Today, June 30th, is “A Day to Listen”, a day to learn and listen to Indigenous Peoples in our community.
The Bannock House was a community staple before closing its doors last year, but that hasn’t stopped owner Pamela Carpenter from feeding the community in her food truck.
Carpenter says the truck is filling a need in the “food desert” that is the North Central. She adds it important to provide the community with Indigenous food options.
“I think it’s actually necessary across Canada, especially with a lot of newcomers coming into Canada, we need to have a food identity here in Canada,” said Carpenter. “We do not have any type of fast, casual type of Indigenous cuisine type restaurants, not only in Regina, but across Canada. I think it’s time we start doing some home-cooked, good Indigenous cuisine.”
Carpenter says Bannock is so much more to Indigenous Peoples than food, it’s tradition.
“It’s a survival bread, it’s something you could’ve packed with you when you hunted and gathered, and it’s become a staple within homes and festivals, during powwows and ceremonies, said Carpenter. “It’s a number one food option at most powwows and ceremonies, and as I’m serving it, I’ve realized that fry bread is around the world, I have clients and customers from all over.”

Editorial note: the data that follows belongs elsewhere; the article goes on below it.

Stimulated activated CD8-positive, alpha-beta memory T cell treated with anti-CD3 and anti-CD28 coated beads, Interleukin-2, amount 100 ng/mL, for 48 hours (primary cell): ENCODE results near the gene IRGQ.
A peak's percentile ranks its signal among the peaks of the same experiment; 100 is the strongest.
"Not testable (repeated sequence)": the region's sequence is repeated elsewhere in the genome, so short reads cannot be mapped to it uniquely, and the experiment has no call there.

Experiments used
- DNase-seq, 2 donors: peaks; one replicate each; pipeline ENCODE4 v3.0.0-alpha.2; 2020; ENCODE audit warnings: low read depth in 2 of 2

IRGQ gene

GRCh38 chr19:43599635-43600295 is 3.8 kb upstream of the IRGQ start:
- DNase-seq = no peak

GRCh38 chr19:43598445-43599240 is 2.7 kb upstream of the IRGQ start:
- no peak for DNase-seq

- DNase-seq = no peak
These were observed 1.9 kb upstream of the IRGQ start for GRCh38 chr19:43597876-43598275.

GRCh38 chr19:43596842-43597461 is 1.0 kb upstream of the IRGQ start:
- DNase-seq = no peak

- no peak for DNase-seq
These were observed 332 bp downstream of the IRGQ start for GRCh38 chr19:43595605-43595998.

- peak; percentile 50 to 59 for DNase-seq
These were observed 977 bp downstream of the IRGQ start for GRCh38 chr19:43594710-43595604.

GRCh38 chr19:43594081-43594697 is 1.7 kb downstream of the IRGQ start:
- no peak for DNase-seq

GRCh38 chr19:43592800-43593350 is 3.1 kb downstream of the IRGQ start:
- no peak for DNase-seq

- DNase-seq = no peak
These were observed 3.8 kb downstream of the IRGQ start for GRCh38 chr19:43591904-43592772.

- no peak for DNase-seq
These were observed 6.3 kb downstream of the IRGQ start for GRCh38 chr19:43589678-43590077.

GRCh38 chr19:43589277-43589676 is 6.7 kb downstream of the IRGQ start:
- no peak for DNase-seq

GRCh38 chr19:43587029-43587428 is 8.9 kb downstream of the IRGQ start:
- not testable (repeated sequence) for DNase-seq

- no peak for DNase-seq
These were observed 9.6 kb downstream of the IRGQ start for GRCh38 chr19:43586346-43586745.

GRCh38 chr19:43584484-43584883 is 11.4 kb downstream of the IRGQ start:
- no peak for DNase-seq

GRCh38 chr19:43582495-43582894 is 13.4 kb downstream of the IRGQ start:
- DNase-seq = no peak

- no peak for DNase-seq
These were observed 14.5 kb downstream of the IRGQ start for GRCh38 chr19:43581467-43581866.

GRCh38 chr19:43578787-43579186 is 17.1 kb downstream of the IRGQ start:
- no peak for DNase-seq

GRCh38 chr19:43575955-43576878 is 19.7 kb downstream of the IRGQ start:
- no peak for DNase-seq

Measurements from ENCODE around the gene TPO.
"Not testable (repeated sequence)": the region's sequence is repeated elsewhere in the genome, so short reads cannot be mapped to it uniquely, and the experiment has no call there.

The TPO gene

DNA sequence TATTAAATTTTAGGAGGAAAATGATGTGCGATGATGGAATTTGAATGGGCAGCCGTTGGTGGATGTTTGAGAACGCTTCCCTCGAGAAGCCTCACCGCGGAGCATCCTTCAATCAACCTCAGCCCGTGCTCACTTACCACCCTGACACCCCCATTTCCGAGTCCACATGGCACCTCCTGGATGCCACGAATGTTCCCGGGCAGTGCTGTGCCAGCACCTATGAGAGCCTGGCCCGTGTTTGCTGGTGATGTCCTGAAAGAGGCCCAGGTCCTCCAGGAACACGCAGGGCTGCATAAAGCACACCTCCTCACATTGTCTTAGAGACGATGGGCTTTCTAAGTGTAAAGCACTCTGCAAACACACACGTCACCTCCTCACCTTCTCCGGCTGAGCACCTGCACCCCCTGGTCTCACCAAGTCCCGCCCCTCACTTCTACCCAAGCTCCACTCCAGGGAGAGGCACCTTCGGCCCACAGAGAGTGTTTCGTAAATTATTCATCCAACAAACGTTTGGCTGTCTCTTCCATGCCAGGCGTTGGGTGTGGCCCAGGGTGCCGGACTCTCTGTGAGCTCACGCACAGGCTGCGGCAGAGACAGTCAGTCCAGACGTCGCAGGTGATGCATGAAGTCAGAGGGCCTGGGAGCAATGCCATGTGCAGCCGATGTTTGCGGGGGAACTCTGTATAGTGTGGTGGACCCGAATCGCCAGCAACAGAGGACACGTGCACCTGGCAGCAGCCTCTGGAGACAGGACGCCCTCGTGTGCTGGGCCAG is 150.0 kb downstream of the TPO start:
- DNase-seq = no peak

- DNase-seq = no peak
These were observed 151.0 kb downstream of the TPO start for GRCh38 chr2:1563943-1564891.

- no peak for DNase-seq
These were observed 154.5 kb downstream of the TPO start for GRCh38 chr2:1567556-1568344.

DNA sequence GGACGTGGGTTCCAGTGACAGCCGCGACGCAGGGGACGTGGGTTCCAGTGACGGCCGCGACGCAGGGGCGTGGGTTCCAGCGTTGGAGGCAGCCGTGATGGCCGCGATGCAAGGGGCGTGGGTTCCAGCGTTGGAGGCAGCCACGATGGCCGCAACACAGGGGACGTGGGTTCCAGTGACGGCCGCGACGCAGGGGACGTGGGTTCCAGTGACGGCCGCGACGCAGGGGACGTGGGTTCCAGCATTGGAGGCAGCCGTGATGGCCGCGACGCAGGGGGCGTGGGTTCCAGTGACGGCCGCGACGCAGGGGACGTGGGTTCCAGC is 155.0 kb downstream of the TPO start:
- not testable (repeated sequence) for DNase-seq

Visitors to The Bannock House will notice signs and information on topics such as residential schools, and Missing and Murdered Indigenous Women and Girls (MMIWG).
Carpenter says she posts those signs because it’s important to have those conversations, with Bannock serving as the catalyst in many occasions.
“It is necessary to have these conversations, and they’re coming up a lot more because people know that we are an Indigenous food truck, we have signage on our truck that gives a little bit of information, speaks about it, puts out little tidbits of information to ignite those conversations.”
With the shocking discovery of evidence of 751 unmarked graves at the former Marieval Residential School on the Cowessess First Nation, and the discovery of 215 bodies at a former residential school site in Kamloops in May, Carpenter says there’s never been a more important time to listen and learn.
There were 139 residential schools in Canada between 1831 and 1996 considered in the TRC.
There are as many as 1,300 other schools that were privately run by provinces, or religious denominations where Indigenous children were sent that could also be considered.
The Truth and Reconciliation Commission estimates that more than 4,100 children died while attending residential school.
A 40-60% mortality rate.
The stories shared on Wednesday may be distressing, especially to survivors of residential schools. The Indian Residential Schools Crisis Line is available 24-hours a day for anyone experiencing pain or distress as a result of his or her residential school experience. Call 1-866-925-4419 for support.